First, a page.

Killing Your Darlings

(First posted on Thinking Through Our Fingers – February 2017)

Killing Your Darlings

killing-your-darlings

Cal. Hector. Aimee. Jessica. They had to go.

“Kill your darlings.” I’ve heard this phrase bantered about in writers’ circles.

While I had a vague idea of what it meant, it wasn’t until the developmental edits of my second novel, BEFORE THE RAIN FALLS, that I full understood what William Faulkner intended when he coined the phrase.

Sometimes it means taking out the purple prose. The overuse of flowery language. Instead of “She took a hot bath,” one might over-describe: “She sank into the scorching waters, tempered only by the frigid reception she’d received from her husband when she returned home, but the cloud-like bubbles that overflowed like foam angels soothed her feelings as she sank cocooned into the enamel-clad iron claw foot tub that was her respite.”

In my case, it meant the actual killing off of four characters. Not that they die in the book – it’s that they never made it past the edits.

  • Cal – the crooner who helps our protagonist get something she needs.
  • Hector – the abusive ex-boyfriend who adds conflict to the story.
  • Aimee – the superficial roommate who serves as contrast to the serious main character.
  • Jessica – a small character who drives an old lady around on her errands.

My developmental editor suggested that they were superfluous to the story.

As writers, we put so much into our manuscripts and our characters, so the suggestion of elimination is, at first, horrifying. You want me to do WHAT to them?

But I let the suggestion percolate. And one by one, I saw her wisdom.

If Cal was mostly a device to solve a situation, was there someone else – a character who already existed – in the protagonist’s circle who could serve the same purpose? Yes – there was! And the re-write of that character’s role suddenly became emotional and poignant.

Was it necessary to name a character such as Jessica for such a minor role, elevating her to someone of greater importance than she was? No – it wasn’t! And in taking her out, I found that one of my main characters could fulfill the same role and oh my gosh – a new story twist emerged now that she inhabited that space.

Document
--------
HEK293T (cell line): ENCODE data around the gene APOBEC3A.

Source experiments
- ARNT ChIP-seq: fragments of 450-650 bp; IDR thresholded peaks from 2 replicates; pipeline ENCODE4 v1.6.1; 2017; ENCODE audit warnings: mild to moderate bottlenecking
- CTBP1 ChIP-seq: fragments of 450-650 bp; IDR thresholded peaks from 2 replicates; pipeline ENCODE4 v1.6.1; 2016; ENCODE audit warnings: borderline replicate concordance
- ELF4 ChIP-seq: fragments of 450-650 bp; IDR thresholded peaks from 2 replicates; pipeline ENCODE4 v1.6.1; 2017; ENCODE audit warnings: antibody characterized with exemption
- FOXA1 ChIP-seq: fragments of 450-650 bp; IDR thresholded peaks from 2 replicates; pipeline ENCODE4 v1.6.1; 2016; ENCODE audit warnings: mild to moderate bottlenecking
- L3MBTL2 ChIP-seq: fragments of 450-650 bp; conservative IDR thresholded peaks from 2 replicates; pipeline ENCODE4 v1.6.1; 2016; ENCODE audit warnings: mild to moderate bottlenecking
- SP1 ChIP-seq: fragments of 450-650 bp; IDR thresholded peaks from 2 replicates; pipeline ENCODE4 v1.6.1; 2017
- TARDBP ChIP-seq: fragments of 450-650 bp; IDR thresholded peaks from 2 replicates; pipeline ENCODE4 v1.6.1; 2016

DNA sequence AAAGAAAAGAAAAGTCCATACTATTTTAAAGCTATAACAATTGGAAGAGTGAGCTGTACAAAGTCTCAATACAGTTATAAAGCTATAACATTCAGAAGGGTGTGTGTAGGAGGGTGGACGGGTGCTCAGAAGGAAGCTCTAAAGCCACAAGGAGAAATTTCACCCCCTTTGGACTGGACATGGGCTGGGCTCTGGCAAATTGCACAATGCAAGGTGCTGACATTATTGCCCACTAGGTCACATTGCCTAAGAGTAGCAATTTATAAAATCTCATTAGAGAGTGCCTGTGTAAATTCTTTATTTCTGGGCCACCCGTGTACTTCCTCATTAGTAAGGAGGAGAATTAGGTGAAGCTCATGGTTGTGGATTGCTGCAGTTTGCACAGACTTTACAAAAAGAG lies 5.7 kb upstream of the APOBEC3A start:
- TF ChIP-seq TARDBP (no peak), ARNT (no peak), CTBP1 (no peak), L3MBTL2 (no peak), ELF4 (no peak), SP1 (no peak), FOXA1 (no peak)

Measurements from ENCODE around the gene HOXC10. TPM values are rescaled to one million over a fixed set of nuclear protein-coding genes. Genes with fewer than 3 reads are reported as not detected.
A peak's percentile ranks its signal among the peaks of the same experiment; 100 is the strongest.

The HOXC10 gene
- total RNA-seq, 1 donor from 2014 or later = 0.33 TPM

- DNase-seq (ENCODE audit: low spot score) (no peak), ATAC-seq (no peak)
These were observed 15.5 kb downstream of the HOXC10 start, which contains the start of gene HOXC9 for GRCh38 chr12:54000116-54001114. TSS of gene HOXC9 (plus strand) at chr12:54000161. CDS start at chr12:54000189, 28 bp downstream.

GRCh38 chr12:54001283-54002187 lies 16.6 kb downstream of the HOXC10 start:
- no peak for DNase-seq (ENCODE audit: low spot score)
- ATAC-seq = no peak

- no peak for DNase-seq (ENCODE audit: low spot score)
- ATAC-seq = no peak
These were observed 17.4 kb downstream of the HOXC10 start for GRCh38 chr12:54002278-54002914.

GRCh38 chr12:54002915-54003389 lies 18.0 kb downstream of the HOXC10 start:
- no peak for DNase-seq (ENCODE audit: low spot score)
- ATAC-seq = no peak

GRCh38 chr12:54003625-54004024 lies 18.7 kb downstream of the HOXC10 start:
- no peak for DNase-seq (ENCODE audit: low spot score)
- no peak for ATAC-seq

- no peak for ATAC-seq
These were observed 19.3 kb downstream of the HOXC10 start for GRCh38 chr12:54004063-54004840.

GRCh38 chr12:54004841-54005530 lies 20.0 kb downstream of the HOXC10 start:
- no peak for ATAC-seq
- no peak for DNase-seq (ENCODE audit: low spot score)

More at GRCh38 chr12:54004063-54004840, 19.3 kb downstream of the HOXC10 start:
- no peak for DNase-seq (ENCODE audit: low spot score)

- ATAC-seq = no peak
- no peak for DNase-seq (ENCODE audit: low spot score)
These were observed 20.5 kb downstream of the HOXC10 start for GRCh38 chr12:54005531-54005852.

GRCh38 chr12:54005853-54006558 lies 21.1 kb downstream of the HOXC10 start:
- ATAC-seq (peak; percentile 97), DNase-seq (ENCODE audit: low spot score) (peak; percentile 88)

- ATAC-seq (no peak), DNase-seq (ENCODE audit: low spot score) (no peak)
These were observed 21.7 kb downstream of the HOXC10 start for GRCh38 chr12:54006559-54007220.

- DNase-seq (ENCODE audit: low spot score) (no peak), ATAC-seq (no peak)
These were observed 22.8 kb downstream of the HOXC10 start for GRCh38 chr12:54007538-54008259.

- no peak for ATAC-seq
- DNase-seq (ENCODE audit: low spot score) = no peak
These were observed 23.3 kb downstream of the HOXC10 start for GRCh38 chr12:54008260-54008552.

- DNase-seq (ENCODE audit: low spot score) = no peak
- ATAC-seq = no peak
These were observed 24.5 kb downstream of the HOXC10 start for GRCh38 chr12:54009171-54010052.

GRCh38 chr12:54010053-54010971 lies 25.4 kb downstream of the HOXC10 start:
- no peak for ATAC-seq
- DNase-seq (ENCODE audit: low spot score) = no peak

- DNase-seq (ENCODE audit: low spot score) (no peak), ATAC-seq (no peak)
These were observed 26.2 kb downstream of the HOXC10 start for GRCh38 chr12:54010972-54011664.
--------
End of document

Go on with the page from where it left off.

Since Aimee was merely a reference, could she be eliminated, forcing me to make my main character stronger on her own merits rather than as a contrast?  Yes! Snip, snip, there goes Aimee.

And Hector. He was a tough one. I was convinced that he needed to be there for tension. And taking him out meant some pretty serious editing because he was present in a lot of scenes. But in trusting my editor, I began to see that by taking out his drama, I was able to enhance the drama between two other characters, and even create a parallel theme to the other storyline that was happening.

In rereading my final copy, I could only sit back and say “wow” at the before and after. Because of the nudges from my developmental editor to make these very difficult decisions, the story became much tighter, much more profound, much more focused. I honestly can’t imagine adding any of them back in.

I learned this lesson the hard way, but it has informed my writing ever since. I’m currently at work on book #3 and it is so much more streamlined from the start. Gone are the unneeded characters. I question the importance of each one. As if they have to justify their own existence.

Trial and error. Those can be the best teachers. And in this case, that teacher was my editor.

So thank you, Cal, Hector, Aimee, and Jessica. You will at least be immortalized through this blog post, serving a purpose entirely different than what you were created for. And I’ll remember you always as I kill future darlings. Or maybe never write them in the first place.